The past year has been a trial for homeowners, buyers and many in the SA real estate industry, but there are better times ahead, says Gerhard Kotzé, MD of the RealNet estate agency group.
“We believe market sentiment will improve substantially after the mid-year elections, which will settle a lot of local uncertainties about the political and economic direction that SA will be taking for the next few years. By then the Brexit issue and US/ China trade war that are currently causing global uncertainty and volatility in the financial markets will hopefully also be resolved.”
Meanwhile, he says, many local market indicators are already positive and the most astute buyers and investors are purchasing now, while prices are still relatively constrained and sellers are still willing to negotiate, because they believe that the tide has already started to turn.
“Three positive indicators in December, for example, are the large drop in the petrol price, a return to positive GDP growth (2,2% in the third quarter) and an increase in the SA Chamber of Commerce Business Confidence Index for the third month in a row.
“Billions of rands are also already in the pipeline to boost local business development and employment creation after this year’s Presidential summits, and we expect that these pledges will start to bear fruit very early in 2019.”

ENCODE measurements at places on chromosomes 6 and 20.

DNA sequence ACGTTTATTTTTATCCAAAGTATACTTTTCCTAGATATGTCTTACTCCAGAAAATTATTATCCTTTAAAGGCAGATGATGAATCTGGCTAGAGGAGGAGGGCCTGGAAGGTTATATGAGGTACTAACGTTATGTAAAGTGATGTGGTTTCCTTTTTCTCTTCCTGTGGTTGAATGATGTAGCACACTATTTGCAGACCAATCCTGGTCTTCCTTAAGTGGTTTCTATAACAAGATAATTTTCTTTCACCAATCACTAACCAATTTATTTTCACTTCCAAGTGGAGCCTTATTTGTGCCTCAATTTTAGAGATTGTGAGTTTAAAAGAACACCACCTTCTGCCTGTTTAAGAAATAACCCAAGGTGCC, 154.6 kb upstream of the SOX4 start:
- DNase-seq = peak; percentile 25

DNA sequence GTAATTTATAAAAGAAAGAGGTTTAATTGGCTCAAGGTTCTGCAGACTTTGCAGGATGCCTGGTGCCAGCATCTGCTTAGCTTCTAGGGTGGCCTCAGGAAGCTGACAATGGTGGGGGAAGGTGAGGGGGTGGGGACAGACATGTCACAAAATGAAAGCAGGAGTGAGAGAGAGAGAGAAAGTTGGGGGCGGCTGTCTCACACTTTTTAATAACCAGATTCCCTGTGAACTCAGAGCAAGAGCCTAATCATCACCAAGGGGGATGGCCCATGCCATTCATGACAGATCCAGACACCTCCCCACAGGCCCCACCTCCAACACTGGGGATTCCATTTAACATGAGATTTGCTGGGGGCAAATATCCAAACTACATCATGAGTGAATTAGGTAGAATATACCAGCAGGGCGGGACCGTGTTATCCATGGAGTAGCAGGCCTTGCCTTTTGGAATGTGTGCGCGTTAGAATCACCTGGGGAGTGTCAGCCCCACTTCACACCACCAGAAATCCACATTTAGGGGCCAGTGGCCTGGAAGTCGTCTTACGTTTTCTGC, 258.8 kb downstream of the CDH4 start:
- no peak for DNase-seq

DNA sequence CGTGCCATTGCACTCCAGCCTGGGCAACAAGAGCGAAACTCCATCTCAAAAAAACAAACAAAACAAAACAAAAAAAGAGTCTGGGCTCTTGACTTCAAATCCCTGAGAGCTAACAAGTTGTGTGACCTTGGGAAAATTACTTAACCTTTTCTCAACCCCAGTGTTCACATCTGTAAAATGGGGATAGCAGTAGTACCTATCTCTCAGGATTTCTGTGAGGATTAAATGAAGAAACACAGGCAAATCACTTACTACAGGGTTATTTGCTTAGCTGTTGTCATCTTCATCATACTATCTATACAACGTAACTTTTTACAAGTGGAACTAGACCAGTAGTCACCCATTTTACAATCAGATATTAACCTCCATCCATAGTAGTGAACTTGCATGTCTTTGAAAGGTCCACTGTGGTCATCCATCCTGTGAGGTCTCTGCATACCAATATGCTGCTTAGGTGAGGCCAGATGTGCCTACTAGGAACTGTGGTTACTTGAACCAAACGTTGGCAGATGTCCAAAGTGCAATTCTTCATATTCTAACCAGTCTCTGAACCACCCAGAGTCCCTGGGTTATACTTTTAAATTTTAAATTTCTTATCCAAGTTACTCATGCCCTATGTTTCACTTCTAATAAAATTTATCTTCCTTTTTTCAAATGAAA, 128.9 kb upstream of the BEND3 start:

Looking at the real estate sector itself, Kotzé notes that it appears from Lightstone data to have gained about 77 000 new homeowners a year since 2015, while the private sector supply of new formal homes in municipal areas totalled only about 30 000 a year over the same period.
“And the effect of this imbalance has been to underpin the demand for existing or pre-owned homes and the upward movement of prices (albeit very slow) as the pool of stock for sale steadily declines.”
What is more, he says, the Absa homeowner sentiment index, which reflects the percentage of survey respondents with positive sentiment regarding property market conditions, remained at a very respectable 72% in the third quarter of the year, although it was down from 73% in the second quarter due to consumer concerns about the question of land expropriation without compensation, the economy being in a recession in the second quarter, and continued political uncertainties.
“Even more encouraging is that 75% of the survey respondents were positive about property investment, and that 67% remained positive about the benefits of buying a home rather than renting one.”
Kotzé says that in keeping with this upbeat mood, developers have clearly taken the view that property demand will continue to expand. “The number of residential building plans passed in the first nine months of this year was 8,3% up on the same period of 2017, while the value of plans passed rose 5,9%.
“The amount that is expected to be poured into the residential property market as these plans come to fruition over the next 18 to 24 months is at least R43bn – and that’s a prospect which I’m sure even the most bullish commentators on our sector will agree is pretty cheerful, especially since housing construction is also a major employment creator.”